This is completely different and copiously organized on the WhatsApp side of things. You get a single tick for a ‘sent’ message, a double tick for a ‘delivered message’, and a blue colored double tick for a ‘read/opened’ message.

This circumspection does not prevail in Telegram’s group chats, though. In fact, Telegram is better at evidencing read receipts in a group chat while it’s the opposite with WhatsApp.

Though, you can always opt out of read receipts on both of them.

Message read by the recipient

WhatsApp has a neat feature for its group chats. You can easily get to know the people who have got your message and also if they have read it. This is helpful in a plethora of situations which I don’t intend to enlist as of now.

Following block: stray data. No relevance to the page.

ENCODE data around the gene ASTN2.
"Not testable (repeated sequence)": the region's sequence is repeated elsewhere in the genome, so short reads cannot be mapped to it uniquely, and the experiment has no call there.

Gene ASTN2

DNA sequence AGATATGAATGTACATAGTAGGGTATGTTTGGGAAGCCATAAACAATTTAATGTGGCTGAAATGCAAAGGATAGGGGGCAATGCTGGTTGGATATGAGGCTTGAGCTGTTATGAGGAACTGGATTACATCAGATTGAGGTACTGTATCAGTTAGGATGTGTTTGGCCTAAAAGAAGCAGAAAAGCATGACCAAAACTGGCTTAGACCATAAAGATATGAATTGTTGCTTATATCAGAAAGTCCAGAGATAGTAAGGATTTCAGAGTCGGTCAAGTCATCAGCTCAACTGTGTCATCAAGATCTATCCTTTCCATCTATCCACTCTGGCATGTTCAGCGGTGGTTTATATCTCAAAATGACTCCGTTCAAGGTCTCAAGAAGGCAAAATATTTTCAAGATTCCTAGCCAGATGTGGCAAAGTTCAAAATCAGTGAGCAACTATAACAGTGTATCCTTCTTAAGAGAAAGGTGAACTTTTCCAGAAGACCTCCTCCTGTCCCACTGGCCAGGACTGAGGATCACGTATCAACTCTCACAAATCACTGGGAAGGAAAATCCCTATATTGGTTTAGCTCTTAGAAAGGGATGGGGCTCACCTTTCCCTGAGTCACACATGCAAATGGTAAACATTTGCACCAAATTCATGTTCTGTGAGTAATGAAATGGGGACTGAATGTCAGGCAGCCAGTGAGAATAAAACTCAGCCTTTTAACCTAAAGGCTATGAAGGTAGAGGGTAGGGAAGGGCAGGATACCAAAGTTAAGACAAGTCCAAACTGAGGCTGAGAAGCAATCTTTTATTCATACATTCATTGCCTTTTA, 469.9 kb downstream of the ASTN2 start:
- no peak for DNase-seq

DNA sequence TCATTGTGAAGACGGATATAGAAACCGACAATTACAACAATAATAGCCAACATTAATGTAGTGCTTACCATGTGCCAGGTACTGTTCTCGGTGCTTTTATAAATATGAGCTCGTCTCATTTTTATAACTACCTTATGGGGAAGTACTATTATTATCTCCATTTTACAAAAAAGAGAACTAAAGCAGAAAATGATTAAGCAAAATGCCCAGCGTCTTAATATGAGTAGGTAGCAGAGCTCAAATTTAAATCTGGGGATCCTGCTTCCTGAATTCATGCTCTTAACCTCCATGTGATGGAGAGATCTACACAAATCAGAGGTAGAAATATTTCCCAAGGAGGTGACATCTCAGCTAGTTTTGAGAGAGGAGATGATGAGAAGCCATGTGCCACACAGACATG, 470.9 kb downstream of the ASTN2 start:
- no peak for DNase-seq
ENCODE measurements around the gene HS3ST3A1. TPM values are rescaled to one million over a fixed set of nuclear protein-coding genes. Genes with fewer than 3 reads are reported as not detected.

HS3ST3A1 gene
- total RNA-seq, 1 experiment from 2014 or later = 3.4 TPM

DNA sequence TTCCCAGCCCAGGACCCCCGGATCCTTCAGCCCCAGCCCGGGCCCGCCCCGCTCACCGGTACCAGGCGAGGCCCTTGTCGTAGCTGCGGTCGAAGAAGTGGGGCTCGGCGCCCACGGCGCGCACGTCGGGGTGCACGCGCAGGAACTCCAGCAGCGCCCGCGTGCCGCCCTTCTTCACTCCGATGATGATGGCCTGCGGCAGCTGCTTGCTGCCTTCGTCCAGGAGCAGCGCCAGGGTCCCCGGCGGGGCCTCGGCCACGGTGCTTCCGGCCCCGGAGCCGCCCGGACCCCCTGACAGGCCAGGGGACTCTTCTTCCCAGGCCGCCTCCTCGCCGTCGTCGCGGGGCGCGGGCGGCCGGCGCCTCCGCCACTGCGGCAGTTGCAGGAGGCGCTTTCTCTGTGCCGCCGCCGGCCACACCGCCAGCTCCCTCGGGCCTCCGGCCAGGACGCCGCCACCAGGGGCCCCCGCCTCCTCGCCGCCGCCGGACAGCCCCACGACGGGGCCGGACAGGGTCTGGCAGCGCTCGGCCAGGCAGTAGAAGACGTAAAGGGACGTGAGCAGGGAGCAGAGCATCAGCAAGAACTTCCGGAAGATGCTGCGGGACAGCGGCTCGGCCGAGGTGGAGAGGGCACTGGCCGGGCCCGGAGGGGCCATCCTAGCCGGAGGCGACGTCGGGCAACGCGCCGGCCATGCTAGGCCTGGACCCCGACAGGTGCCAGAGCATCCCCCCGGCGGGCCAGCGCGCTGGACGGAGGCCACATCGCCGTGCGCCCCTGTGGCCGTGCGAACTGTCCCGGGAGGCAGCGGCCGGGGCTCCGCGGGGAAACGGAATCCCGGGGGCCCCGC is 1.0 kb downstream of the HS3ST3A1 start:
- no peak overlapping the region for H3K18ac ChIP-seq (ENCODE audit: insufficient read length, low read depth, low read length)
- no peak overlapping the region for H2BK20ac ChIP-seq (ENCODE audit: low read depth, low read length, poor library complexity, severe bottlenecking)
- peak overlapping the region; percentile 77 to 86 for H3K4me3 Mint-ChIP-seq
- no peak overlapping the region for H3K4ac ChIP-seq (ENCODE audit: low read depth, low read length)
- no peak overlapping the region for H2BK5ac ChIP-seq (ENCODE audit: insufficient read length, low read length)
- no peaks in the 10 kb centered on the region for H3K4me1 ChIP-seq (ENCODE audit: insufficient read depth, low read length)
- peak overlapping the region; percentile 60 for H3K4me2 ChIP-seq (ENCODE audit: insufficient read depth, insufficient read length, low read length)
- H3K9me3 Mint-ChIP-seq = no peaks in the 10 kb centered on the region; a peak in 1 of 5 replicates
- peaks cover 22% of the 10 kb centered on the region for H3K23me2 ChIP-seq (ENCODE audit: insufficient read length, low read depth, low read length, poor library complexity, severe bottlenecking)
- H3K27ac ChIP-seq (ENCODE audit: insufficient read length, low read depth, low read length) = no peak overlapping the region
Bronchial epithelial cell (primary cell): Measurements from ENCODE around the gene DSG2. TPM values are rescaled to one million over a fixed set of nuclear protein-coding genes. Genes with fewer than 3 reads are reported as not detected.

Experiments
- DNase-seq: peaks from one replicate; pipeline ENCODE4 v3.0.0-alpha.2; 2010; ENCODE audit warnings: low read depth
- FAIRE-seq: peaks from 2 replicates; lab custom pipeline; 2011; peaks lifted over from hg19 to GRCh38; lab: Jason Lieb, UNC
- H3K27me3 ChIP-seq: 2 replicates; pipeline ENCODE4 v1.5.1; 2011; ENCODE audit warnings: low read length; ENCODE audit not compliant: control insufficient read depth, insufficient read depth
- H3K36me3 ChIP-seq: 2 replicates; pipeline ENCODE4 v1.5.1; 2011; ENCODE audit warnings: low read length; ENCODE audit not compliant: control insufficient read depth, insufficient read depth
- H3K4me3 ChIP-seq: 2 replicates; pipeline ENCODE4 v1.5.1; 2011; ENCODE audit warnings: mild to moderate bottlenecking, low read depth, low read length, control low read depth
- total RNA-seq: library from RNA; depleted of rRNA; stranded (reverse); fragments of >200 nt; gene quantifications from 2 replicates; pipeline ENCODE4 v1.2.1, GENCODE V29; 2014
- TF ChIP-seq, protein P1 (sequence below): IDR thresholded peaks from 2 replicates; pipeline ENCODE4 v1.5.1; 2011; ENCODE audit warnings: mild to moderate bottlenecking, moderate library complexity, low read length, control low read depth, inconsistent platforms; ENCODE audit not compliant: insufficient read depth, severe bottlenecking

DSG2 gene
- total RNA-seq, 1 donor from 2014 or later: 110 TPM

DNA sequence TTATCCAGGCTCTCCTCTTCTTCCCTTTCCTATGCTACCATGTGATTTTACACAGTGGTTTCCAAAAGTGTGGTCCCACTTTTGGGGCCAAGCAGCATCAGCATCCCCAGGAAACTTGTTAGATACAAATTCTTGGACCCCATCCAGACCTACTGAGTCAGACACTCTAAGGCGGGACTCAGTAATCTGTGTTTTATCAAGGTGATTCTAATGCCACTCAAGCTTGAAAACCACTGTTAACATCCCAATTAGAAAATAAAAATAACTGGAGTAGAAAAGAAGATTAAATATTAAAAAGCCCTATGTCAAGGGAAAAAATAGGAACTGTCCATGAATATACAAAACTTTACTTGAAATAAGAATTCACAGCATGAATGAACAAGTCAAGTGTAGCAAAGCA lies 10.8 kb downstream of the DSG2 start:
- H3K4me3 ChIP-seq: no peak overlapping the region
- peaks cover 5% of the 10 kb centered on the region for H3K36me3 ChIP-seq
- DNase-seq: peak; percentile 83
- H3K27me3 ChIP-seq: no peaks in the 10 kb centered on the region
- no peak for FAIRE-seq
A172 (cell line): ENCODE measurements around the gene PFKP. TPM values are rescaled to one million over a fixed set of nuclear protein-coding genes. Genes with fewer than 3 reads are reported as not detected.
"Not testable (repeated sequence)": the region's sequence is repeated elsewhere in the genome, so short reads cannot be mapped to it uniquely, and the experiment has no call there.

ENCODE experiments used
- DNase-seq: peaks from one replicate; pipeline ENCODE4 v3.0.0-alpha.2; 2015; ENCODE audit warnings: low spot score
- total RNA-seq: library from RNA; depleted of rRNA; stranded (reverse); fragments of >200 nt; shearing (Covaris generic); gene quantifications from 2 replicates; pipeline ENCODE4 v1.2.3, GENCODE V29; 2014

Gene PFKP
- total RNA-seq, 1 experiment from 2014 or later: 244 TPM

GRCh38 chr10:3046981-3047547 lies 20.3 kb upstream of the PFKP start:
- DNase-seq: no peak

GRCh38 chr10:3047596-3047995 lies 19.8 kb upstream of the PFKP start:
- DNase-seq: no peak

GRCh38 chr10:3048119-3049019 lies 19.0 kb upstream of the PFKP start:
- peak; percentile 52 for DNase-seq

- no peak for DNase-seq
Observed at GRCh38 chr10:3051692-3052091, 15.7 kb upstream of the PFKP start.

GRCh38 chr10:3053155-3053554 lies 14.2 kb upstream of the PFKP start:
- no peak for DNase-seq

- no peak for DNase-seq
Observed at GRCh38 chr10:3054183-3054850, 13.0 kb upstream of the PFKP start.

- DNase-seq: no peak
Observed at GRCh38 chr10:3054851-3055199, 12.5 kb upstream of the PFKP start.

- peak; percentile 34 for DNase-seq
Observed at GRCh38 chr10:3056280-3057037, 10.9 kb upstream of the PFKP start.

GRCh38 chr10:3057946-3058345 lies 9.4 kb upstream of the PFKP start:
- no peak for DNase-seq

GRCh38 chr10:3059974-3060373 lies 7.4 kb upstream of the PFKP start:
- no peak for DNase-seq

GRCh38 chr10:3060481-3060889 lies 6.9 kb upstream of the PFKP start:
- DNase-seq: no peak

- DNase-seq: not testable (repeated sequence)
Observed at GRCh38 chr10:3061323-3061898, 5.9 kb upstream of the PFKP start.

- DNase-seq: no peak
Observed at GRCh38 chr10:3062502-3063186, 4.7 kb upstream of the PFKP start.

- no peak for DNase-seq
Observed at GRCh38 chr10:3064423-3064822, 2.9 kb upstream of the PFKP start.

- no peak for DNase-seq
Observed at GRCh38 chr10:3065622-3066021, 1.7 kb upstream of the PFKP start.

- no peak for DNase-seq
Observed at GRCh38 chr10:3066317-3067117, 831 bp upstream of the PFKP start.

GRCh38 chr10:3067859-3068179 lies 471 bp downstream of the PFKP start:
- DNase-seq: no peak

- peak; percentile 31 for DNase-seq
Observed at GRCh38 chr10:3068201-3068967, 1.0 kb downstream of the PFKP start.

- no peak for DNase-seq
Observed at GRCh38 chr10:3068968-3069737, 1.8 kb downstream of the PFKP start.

Sadly, Telegram lacks this one. And it gets extremely annoying after you’ve used WhatsApp. I mentioned a teammate in a Telegram group of The 8-Bit but wasn’t able to check if the message was read by the person concerned. Well, this is the peculiar stuff that makes a huge difference.

Chat Interface and Features

The chat interface on both the systems is fairly similar. Though, WhatsApp has an upper hand over Telegram here. I get it, Telegram offers more features, but WhatsApps takes the trophy home for this one with its easy interface.

It sports a minimal interface which includes a text bar, a ‘plus’ icon used to send media, a shortcut to the camera, and a microphone button. On the other hand, Telegram has a jam-packed chat bar. You can send media using a button on the left similar to WhatsApp, and record audio using the switchable audio button on the right.